Italy Plans Up to 45 Billion Euros of Extra Deficit Spending
(Bloomberg) -- Italy’s government plans to seek approval for as much as 45 billion euros ($54 billion) of additional borrowing this year to keep the economy afloat as the coronavirus lockdown drags on, according to two people familiar with the matter.
Prime Minister Mario Draghi’s cabinet discussed the plan and the country’s economic situation at a cabinet meeting Wednesday, according to a note shared by his office, but the government postponed a decision on the details of the extra deficit request.
The government is set to seek about 40 billion euros of extra borrowing to support companies and workers, as many businesses remain shuttered, according to people familiar with the matter, who asked not to be named discussing confidential deliberations. The government could also seek an extra 5 billion euros for an investment fund that would grow to 30 billion euros in coming years, the people said.
The Treasury and prime minister’s office are still working out final details and are expected to reach a decision Thursday when the cabinet will meet again, the people said.
Spokesmen for Draghi and the Treasury both declined to comment. Daily Corriere della Sera reported earlier that the total could reach 45 billion euros.
The economy of Italy, one of the first countries hit by the coronavirus, has been battered by the pandemic, with output falling almost 9% last year. The current government and its predecessor have spent over 130 billion euros so far to support the economy, pushing public debt to 155.6% of gross domestic product.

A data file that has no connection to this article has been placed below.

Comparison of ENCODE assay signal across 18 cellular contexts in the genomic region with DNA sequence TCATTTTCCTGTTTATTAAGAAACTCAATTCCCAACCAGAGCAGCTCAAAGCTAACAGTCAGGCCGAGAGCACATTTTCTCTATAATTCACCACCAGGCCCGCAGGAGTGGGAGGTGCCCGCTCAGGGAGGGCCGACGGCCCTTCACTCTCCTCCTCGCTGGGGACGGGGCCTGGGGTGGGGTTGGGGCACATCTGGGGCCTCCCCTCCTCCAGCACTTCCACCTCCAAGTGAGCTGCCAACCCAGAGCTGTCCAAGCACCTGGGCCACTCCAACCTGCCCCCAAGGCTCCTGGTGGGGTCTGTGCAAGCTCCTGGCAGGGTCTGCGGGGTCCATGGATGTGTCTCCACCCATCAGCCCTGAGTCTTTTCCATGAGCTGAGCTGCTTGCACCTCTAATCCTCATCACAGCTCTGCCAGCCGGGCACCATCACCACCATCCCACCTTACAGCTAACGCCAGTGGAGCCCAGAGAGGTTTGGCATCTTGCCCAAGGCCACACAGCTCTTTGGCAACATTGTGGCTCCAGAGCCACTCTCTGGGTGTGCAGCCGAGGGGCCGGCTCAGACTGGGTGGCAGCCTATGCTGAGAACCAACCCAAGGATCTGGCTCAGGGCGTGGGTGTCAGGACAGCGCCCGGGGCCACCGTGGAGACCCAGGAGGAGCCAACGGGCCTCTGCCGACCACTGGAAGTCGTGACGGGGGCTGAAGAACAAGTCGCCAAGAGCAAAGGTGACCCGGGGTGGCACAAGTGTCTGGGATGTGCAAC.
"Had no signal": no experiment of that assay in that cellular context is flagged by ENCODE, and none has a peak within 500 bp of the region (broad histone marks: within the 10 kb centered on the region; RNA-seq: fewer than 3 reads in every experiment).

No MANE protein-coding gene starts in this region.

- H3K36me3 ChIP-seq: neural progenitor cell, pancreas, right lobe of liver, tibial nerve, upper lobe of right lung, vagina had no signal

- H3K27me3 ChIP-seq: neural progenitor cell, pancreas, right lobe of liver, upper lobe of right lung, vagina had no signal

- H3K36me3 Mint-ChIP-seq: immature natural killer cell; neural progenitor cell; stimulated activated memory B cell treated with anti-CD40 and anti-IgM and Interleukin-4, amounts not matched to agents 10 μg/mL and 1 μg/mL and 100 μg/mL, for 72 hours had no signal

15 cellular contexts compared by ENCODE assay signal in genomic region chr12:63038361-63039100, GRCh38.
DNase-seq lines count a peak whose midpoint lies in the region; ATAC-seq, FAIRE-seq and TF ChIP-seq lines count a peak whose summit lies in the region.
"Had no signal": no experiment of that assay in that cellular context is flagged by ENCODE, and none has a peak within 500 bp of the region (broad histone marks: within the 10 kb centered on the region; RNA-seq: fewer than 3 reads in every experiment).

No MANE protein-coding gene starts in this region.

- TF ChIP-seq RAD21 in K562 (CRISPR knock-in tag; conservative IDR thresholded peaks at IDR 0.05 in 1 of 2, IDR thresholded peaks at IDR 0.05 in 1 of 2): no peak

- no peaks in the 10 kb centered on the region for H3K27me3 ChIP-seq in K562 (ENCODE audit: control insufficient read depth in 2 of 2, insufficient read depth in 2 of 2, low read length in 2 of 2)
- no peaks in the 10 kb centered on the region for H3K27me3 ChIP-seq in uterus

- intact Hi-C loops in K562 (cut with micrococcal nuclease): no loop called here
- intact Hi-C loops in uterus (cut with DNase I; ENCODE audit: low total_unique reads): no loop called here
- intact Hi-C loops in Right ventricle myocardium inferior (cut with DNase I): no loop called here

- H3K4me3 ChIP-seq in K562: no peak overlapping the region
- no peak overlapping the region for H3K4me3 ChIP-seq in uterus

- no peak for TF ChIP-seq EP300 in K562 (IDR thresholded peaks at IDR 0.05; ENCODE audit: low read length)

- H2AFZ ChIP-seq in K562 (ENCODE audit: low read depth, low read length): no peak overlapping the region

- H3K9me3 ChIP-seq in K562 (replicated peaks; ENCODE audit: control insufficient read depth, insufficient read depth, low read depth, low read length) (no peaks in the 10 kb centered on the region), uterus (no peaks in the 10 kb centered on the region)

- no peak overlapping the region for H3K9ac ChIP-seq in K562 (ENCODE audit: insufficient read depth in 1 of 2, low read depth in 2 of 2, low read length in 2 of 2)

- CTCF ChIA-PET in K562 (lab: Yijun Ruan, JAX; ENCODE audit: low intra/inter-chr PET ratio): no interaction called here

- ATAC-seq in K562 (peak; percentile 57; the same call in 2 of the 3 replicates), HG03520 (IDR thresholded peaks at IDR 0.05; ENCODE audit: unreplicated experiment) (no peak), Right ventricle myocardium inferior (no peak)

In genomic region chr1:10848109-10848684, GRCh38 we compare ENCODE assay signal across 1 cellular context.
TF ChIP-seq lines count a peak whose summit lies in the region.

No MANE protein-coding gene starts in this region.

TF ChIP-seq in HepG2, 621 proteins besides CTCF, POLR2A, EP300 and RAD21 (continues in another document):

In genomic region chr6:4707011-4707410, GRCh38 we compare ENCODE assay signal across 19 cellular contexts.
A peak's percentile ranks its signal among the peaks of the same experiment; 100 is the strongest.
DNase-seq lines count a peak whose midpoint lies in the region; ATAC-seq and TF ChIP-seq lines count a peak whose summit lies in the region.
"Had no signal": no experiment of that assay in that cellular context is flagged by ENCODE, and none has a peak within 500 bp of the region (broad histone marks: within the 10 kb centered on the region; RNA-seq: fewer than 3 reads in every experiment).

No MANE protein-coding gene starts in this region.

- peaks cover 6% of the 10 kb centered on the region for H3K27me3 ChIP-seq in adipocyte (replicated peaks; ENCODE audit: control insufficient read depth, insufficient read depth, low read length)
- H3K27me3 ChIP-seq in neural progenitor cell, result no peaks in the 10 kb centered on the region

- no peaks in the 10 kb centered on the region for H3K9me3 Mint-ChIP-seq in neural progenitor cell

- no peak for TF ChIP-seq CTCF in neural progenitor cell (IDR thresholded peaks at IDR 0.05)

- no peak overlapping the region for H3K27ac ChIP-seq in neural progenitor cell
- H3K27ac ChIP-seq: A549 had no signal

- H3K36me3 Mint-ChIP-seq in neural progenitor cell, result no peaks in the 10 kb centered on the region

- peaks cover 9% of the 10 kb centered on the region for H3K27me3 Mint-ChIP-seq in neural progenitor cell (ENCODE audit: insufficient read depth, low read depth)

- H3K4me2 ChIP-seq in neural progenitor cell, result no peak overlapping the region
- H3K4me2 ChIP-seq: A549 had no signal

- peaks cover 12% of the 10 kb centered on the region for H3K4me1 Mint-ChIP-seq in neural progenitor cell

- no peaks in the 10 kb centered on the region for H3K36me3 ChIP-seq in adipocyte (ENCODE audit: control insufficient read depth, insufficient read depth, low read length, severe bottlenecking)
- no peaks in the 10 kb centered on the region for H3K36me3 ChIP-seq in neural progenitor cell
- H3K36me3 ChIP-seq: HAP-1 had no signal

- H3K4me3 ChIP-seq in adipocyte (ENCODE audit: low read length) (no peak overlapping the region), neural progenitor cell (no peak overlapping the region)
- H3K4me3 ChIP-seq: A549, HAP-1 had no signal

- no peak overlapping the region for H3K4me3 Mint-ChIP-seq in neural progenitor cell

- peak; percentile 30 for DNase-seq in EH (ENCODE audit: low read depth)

Focus on Elderly
Draghi, the former head of the European Central Bank, has been ramping up pressure on the country’s regional governments to focus their vaccination drives on elderly citizens, in a bid to speed up a campaign seen as vital to reopening the economy. The government is struggling to reach a target of 500,000 shots a day by the end of the month.
A budget outline document to be discussed by the government this week points to a 2021 deficit of between 10% and 11%, financial daily Il Sole 24 Ore reported earlier Wednesday.
Italy started easing some lockdown restrictions weighing on the economy earlier this week and has inoculated an average of about 280,000 people a day in the last seven days, according to the Bloomberg Vaccine Tracker.
The country is targeting about 315,000 daily vaccinations between April 16 and April 22, according to a statement Monday by General Francesco Paolo Figliuolo, tapped by Draghi to head the pandemic emergency response.
In line with other EU countries, Italy is holding vaccine doses produced by Johnson & Johnson until a ruling from the U.S. Food and Drug Administration, according to people familiar with the plan. Distribution of the J&J vaccine has been paused in much of the U.S. and Europe pending a review of the development of rare blood clots in several women.
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